Lois van Baarle is still drawing as she has her entire life. Complimented since at a very young age, this motivated her to continue drawing and pursue that line of work. A family friend was also quite talented and became an architect, and gave van Baarle some guidance as well. “There was this solid belief at the time that one couldn’t make a living as an artist, and there had to be a ‘back-up’ plan in order to get by,” she said.
Born in Holland, Lois has lived all over the world, including the United States, Indonesia, France and Belgium. “It was only in my last half year of high school, after a year of thinking I would study history or anthropology, that I suddenly decided that I had to study something arts-related in college,” van Baarle explains. “At this time in my life, I was studying really hard to get some good grades but had a strong desire to draw constantly.” She managed to fit both into her crazy schedule, but feared a life of constantly having to choose between the two, which Lois imagined to be quite exhausting. This was the moment where she knew she had to choose art as a career, in order to find some order and have a clear and focused goal in life.
Lois van Baarle moved back to her home country to study animation at the Hogeschool voor de Kunsten Utrecht (HKU) in Hilversum. She felt she’d found a vocation that covered as many bases as possible. “Animation was a field covering storytelling, character design, environments, working with movement and dynamics, storyboarding and a huge range of other things,” she says. “I felt like a background in animation would broaden my skills as much as possible, increasing my chances of success in my later career.”
An inspirational personal gallery of the Master Artists’ finest work follows. An invited artist gallery is also included, which features character work from some of the most talented character and fashion artists in the world.
The Master Class book provides a series of very detailed tutorials that explain in the simplest way possible the main characteristics on which to focus when creating a fashion drawing. This is in terms of how to prepare the sketch of the base figure, how to give it a fluid and harmonious movement, and portraying the right proportions used in the fashion industry.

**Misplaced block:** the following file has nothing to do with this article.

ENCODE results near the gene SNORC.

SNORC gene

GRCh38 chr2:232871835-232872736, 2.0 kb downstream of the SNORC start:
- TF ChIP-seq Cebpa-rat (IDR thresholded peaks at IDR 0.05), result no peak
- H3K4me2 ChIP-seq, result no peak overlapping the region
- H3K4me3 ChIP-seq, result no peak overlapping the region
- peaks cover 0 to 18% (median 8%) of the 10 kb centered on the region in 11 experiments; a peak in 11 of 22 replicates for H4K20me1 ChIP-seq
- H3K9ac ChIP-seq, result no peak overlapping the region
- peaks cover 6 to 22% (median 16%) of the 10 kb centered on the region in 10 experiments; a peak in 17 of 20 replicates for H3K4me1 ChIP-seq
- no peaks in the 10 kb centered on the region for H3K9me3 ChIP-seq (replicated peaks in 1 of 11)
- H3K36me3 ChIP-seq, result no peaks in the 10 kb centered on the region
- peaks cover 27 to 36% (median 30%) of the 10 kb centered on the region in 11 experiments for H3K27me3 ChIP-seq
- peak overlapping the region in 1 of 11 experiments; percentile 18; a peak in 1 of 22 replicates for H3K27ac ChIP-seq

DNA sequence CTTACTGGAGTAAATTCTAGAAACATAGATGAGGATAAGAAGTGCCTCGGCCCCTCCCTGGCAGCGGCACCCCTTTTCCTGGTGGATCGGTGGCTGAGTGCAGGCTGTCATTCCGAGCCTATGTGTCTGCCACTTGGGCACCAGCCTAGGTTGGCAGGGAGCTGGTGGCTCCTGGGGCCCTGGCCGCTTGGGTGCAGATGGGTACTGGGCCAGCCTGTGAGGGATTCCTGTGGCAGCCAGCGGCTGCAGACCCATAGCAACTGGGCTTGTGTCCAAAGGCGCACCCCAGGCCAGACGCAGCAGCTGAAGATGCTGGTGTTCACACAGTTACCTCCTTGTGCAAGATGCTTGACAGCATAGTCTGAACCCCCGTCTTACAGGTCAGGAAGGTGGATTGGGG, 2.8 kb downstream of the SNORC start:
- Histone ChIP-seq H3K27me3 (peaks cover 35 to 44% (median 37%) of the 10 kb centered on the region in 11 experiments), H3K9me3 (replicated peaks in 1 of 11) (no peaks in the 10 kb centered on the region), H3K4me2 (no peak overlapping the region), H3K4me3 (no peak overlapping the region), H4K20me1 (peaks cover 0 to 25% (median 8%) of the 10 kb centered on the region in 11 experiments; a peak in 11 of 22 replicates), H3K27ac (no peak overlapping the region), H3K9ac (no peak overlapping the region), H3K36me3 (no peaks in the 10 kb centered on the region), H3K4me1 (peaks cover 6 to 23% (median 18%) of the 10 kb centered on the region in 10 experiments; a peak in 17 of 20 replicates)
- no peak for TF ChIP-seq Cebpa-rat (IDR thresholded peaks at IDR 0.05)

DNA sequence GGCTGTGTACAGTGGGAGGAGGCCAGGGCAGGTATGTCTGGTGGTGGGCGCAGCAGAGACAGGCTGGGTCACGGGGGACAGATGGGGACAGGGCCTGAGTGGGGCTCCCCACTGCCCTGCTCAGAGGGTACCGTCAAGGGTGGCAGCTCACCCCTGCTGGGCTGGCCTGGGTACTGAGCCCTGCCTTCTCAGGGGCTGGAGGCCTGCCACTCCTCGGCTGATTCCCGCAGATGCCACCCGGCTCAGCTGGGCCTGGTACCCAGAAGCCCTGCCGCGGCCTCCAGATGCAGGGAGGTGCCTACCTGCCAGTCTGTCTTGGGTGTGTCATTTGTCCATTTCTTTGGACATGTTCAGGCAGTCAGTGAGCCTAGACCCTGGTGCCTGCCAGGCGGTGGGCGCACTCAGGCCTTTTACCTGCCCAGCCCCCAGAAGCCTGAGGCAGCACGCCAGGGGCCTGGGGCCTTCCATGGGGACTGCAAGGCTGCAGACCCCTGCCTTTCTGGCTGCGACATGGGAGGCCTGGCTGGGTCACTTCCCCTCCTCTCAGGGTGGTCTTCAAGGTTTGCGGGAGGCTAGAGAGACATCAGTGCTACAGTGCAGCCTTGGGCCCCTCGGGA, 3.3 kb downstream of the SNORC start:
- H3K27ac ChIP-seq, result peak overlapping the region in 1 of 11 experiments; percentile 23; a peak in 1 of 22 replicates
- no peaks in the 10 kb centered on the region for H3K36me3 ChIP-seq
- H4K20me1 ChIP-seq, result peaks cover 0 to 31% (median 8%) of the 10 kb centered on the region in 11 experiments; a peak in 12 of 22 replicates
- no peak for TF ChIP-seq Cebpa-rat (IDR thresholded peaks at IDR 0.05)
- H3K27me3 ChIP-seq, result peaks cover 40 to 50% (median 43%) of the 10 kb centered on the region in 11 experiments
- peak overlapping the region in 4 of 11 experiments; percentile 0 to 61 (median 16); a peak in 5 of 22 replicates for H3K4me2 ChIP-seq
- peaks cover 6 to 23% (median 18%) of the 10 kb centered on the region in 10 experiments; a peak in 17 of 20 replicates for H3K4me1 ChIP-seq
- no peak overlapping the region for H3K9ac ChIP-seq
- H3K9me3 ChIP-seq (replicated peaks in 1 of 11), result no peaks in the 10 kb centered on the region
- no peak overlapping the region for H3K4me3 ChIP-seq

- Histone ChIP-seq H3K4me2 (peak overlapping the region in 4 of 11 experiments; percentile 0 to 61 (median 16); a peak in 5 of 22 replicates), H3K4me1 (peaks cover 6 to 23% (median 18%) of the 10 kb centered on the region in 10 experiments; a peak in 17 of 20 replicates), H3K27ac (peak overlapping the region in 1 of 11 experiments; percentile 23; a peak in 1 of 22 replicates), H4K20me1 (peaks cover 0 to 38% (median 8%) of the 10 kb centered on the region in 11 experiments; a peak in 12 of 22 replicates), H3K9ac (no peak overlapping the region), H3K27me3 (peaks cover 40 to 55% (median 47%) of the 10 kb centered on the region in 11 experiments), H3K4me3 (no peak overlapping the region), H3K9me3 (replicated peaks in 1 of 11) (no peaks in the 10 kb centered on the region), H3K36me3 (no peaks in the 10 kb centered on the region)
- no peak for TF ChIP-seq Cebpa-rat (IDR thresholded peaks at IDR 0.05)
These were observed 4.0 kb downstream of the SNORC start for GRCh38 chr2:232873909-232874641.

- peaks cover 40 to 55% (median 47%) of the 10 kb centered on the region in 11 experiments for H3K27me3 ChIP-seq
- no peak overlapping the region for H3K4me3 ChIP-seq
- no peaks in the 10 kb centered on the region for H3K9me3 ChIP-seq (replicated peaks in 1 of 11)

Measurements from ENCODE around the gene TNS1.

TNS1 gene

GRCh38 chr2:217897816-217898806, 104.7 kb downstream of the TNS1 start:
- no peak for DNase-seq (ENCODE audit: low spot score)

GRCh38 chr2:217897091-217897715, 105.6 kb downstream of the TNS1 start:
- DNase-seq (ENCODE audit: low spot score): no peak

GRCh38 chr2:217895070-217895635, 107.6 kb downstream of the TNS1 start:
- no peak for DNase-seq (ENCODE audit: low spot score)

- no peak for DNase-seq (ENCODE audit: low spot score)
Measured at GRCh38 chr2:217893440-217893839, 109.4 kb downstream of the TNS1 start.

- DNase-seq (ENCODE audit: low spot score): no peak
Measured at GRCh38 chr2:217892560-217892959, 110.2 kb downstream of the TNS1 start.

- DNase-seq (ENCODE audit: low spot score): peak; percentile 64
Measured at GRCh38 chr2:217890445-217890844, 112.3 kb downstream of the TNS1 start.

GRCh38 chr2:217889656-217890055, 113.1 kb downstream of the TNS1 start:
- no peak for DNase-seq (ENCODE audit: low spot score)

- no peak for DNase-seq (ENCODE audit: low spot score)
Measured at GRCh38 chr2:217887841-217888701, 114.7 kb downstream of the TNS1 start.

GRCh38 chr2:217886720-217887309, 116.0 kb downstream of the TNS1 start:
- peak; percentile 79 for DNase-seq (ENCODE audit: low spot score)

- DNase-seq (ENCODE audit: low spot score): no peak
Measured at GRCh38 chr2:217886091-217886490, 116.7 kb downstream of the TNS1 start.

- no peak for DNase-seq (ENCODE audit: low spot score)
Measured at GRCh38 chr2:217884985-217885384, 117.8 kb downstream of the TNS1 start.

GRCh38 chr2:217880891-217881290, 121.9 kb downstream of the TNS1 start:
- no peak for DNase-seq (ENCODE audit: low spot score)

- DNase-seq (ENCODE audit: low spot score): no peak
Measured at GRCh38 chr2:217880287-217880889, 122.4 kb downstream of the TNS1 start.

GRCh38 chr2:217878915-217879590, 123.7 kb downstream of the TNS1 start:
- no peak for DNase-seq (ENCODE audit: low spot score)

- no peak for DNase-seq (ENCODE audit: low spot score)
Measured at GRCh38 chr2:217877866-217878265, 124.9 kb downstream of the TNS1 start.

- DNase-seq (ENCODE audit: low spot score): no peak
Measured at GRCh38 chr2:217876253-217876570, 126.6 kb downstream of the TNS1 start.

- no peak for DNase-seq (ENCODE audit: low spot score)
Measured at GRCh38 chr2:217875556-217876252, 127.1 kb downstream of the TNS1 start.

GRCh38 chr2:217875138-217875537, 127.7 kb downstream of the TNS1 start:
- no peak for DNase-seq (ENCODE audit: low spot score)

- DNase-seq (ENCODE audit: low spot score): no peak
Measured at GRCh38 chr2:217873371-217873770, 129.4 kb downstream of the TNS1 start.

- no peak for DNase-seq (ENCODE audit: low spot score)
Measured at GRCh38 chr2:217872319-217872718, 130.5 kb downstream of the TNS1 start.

“I find that characters with a bit of an ‘edge’ ––brightly colored hair, dreadlocks, tattoos–– have the most personality and feminine appeal,” adds Lois. Her artwork is hugely influenced by the pinup genre as a whole. Particular pinup artists took her fancy, particularly Gil Elvgren, have also influenced her work directly. “But, doing a lot of poster commissions and having a focus on the female figure has made the pinup an ideal genre to work in. In this format, the clothing style and fashion sense of the figure portrayed is really important in conveying personality and overall appeal."
Lois tries to challenge herself and to push herself a little further each day in terms of getting detail into an image, striving for an improvement in her technical skill. She's not after realism, feeling that stylised and surreal imagery work better with what she finds she can achieve. "I try to create a stronger emotional core behind my work and to tell more of a story by adding surreal elements," says van Baarle. "Compared to my earlier works, my current images have a stronger thematic core, which helps keep the prices interesting and refreshing."